In 1998, Anne transferred to the Tax Administration in order to learn profoundly tax laws and to promote the legal administration and business activities. She paid attention to the quality of the  administrative decision and the need for international collaboration. The administration gave support to two long study trips – London & Isle of Mann in 1999, Paris in 2001.   From her father Anne had learnt to admire the English judicial system in which the judges had got practical experience as barristers. In Finland the judges mostly lack the practical experience which affects their ability to make decisions – especially concerning business law.   During the years 1999 – 2011 Anne visited London several times – and attended EU Law courses (by Lontoon King’s College and European Law Society), and the English Law and advocacy (by Bar Council and the Honourable Society of the Inner Temple).

Yet when Anne was young her way of thinking was expanded by a exchange student year in the United States. The Youth For Understanding organization offered her a chance in 1979-1980. She attended the North Penn High School in Lansdale, Pennsylvania – a very upscale school offering various courses and activities. The family of Mr Robert Kagler Sr (Director of Merck) welcomed Anne into their home. Robert Kagler gave “Liberty” themed keepsakes (a paper weight and a wall-decoration) which Anne still have in her office room. The American way of life became a part of the Nikulas’ every day life. Her parents supported her and highlighted the importance of language skills and education as well as freedom and justice. 

Perhaps the most significat case affecting Anne’s life and career has been a case where she was involved in person. The European Court of  Human Rights gave a judgment in a case concerning freedom of speech (Anne Nikula v. Finland, judgement in 2002). The process lasted about 10 years. In Dec. 2000 Anne took a flight to London and went to meet Ms Marianne Meyer-Wang, a lawyer practicing in New York nowadays. Several lawyers around the world attended into this process concerning defence councels’ right to say the truth – except the Finnish advocates. The amicus curiae -submission was arranged by Interrights and Meyer-Wang.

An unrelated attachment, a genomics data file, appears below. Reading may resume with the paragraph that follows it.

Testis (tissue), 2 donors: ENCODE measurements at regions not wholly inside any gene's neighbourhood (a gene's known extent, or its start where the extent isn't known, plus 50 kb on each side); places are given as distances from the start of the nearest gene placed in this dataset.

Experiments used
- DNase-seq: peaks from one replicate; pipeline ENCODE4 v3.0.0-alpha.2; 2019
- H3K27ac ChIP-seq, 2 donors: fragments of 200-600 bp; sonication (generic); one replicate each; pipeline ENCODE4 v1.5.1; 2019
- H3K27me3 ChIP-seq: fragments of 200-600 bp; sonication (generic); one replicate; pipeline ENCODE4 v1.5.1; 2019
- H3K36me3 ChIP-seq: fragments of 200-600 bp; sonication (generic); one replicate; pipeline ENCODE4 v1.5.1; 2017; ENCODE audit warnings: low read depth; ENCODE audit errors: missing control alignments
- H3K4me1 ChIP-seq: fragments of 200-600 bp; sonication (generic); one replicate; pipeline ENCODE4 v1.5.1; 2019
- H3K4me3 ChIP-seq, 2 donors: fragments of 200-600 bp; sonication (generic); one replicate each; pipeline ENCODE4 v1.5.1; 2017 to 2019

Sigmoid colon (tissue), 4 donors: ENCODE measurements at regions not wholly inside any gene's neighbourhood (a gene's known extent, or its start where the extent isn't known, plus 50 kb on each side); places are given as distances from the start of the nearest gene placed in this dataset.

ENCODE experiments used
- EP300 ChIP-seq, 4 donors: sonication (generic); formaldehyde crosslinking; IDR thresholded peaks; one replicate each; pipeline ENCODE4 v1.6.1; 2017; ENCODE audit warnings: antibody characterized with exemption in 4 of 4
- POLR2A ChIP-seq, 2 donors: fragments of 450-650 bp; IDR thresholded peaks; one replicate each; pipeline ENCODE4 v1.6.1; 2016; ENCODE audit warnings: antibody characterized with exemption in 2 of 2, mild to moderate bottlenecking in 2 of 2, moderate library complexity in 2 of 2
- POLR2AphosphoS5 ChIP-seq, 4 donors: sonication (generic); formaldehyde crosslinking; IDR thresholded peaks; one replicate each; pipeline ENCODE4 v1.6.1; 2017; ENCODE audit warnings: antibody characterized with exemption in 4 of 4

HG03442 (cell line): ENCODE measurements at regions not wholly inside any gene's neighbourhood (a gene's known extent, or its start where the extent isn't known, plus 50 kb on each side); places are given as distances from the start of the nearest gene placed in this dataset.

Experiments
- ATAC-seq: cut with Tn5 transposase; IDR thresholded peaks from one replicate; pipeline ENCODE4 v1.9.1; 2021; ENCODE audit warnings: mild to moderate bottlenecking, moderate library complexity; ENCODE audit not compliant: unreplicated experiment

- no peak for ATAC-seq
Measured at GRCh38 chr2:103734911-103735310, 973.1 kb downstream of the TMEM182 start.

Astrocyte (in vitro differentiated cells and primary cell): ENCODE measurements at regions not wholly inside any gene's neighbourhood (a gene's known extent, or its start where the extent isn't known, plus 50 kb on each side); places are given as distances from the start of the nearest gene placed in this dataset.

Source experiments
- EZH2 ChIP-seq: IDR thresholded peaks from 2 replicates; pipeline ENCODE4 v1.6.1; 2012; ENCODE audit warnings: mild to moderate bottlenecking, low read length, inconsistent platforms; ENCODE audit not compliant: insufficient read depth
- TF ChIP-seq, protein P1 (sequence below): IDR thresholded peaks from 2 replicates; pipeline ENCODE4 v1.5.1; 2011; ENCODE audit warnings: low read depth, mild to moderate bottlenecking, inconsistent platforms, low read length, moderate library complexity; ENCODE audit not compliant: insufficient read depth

The articles written by Anne Nikula endeavour legality and justice. The articles concerning the European Convention on Human Rights, complaints, and Finland have been published by the True Finns and the National Coalition Party in 2004. Certain writings concerning taxation and legal predictability have been published by Edilex.fi.

Anne shifted from the tax administration to the OP Bank where she was focusing in tax and wealth related cases in 2011-2018. In November 2018 Nikula Legal Ltd (est. 1992) was activated – after a 20-year-long intermission.  The first Clients were from the OP Bank.